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Gray Iron


Gray iron is a common cast iron material with the following advantages, disadvantages, and mechanical property range:

1. Good castability: Gray iron has good fluidity and pourability, making it easy to cast complex shapes and large components.

2. Excellent damping properties: Gray iron exhibits high damping and vibration absorption capabilities, effectively reducing vibration and noise. It is suitable for manufacturing mechanical parts and industrial equipment.

3. Good wear resistance: Gray iron has good wear resistance, making it suitable for components subjected to wear and friction, such as brake discs and friction plates.

4. Lower cost: Gray iron is a cost-effective casting material compared to other materials.

1. Lower strength and toughness: Gray iron has lower strength and toughness, making it unsuitable for applications that require high strength and impact loads.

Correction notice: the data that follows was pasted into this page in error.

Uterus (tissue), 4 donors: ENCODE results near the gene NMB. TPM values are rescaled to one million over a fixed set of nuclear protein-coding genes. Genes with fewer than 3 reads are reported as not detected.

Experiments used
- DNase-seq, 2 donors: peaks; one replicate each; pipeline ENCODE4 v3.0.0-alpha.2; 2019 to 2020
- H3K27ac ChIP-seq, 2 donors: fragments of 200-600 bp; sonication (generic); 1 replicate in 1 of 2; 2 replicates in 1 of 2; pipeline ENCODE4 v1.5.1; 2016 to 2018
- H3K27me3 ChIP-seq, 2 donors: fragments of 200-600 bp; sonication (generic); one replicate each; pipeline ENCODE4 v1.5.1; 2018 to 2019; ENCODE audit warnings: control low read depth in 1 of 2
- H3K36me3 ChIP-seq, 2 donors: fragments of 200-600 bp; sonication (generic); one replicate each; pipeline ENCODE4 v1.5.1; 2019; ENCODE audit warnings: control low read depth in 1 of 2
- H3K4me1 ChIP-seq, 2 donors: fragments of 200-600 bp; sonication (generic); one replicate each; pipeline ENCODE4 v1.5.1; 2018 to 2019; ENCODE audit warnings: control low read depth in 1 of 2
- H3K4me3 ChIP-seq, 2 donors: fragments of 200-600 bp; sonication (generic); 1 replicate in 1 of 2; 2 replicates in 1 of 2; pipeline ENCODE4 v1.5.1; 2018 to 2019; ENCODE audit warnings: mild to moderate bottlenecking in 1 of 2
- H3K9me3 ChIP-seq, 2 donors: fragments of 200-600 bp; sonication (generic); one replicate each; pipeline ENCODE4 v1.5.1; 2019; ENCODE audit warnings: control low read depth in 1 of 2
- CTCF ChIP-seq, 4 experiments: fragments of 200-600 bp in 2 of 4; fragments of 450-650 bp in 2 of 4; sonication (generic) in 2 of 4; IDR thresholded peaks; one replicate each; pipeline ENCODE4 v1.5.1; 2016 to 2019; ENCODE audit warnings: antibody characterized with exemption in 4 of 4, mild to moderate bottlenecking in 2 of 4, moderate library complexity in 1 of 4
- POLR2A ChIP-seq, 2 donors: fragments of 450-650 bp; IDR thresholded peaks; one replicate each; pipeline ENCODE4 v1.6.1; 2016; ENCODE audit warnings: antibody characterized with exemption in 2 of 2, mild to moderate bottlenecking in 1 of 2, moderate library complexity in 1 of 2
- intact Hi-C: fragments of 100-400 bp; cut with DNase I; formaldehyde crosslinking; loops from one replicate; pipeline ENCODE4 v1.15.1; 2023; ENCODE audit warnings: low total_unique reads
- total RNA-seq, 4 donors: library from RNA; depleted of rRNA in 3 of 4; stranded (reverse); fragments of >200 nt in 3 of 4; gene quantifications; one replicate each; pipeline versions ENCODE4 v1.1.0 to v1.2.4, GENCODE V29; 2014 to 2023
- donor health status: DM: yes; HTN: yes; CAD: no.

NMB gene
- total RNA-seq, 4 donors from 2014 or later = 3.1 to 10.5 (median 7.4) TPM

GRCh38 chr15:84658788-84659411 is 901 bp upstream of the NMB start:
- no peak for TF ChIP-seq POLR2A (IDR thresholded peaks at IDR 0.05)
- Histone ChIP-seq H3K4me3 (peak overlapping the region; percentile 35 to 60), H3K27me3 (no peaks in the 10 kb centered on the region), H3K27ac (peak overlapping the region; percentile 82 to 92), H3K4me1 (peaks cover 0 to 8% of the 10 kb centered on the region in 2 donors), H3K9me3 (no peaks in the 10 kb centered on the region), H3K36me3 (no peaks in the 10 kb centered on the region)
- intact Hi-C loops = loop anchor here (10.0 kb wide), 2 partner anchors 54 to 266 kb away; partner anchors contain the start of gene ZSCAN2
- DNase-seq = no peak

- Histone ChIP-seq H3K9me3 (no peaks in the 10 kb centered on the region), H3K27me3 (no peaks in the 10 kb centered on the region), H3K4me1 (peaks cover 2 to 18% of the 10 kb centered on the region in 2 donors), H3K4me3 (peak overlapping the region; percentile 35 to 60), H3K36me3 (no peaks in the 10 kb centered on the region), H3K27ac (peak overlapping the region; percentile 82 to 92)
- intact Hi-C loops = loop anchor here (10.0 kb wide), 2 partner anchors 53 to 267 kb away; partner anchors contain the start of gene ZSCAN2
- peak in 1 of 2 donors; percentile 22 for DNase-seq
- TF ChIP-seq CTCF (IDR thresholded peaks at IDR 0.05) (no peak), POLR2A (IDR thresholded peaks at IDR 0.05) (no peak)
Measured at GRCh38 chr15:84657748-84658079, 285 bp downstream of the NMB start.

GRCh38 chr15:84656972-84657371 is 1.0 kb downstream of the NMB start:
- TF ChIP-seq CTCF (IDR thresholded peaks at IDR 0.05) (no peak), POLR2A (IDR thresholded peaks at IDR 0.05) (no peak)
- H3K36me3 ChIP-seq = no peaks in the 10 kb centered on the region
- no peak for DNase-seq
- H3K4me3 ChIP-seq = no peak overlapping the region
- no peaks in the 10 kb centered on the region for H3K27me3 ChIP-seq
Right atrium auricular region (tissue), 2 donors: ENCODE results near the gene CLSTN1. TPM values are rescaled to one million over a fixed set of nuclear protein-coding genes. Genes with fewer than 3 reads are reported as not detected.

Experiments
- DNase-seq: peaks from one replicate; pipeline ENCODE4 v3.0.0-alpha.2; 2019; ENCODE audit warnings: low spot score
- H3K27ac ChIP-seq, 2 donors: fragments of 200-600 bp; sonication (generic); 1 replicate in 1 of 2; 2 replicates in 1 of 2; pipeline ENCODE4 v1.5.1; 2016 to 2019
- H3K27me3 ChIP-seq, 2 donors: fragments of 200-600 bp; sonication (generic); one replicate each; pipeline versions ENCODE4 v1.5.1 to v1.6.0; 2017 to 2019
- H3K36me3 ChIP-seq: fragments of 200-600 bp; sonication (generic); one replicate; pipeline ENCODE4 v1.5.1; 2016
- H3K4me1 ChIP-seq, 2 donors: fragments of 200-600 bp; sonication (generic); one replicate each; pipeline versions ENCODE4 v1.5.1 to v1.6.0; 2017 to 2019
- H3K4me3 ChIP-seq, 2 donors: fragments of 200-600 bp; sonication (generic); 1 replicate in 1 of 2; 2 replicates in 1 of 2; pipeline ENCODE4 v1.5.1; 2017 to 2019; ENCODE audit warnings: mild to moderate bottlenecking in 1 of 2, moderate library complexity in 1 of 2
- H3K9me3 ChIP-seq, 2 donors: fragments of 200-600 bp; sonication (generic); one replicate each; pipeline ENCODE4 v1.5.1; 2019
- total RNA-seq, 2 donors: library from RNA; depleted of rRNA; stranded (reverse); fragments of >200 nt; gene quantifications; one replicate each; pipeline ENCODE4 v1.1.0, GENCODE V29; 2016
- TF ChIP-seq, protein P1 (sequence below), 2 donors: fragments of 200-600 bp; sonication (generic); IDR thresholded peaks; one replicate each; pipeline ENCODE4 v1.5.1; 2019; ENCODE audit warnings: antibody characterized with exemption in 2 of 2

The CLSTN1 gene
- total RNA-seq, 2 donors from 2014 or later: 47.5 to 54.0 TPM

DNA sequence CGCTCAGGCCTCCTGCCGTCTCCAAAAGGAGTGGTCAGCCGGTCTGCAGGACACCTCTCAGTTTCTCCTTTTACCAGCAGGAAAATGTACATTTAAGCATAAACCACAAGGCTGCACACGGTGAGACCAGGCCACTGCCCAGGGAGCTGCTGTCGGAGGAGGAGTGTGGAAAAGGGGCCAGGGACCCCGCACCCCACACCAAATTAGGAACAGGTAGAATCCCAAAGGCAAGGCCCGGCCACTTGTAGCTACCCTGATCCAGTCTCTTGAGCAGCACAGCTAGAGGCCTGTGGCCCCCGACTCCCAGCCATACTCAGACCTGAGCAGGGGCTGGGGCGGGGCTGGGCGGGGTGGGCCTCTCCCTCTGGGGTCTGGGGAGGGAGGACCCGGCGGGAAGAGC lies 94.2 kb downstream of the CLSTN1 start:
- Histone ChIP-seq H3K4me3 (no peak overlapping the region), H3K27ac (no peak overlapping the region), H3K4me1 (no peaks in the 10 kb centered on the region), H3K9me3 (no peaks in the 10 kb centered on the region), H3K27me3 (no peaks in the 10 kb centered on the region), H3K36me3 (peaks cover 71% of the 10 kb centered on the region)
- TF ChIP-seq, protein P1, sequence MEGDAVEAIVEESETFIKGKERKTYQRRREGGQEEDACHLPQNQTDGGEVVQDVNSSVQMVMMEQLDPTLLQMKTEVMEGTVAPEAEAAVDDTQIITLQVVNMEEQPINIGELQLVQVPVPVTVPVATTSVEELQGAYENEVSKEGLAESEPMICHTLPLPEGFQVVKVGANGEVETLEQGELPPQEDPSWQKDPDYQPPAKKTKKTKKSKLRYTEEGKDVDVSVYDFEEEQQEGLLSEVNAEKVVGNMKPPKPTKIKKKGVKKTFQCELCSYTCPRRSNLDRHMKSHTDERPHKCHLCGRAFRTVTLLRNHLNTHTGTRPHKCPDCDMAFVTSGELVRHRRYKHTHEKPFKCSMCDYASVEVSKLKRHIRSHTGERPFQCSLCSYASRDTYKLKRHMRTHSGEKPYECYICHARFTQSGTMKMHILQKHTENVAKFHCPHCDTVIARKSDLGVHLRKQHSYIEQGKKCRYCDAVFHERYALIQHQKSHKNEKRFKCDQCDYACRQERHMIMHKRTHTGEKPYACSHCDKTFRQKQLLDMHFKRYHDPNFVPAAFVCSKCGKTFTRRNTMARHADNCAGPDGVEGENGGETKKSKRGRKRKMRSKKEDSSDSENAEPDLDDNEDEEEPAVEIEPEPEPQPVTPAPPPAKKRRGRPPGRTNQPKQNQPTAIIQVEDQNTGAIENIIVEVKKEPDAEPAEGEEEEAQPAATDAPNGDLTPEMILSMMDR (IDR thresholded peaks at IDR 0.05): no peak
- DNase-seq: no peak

2. Susceptible to cracking: Gray iron can experience cracking due to thermal stresses during cooling processes, attributed to its mechanical property non-uniformity.

3. Higher brittleness: Gray iron has higher brittleness compared to other metallic materials, making it prone to fracture.

Mechanical property range:
The mechanical properties of gray iron are influenced by specific compositions and process treatments. Generally, here is the mechanical property range of gray iron:

– Tensile strength: Typically in the range of 100-350 MPa.
– Yield strength: Typically in the range of 40-250 MPa.
– Elongation: Generally low, typically between 0.5-2%.
– Impact toughness: Relatively low, prone to fracture.
– Hardness: Typically in the range of 150-250 HB (Brinell hardness).

It is important to note that specific mechanical property ranges may vary depending on different standards, applications, and metallurgical processes.

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